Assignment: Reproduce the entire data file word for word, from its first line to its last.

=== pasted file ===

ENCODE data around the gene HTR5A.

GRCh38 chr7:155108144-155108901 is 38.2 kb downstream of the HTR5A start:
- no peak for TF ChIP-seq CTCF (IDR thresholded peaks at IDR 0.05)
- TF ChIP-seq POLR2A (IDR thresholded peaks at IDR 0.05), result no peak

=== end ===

ENCODE data around the gene HTR5A.

GRCh38 chr7:155108144-155108901 is 38.2 kb downstream of the HTR5A start:
- no peak for TF ChIP-seq CTCF (IDR thresholded peaks at IDR 0.05)
- TF ChIP-seq POLR2A (IDR thresholded peaks at IDR 0.05), result no peak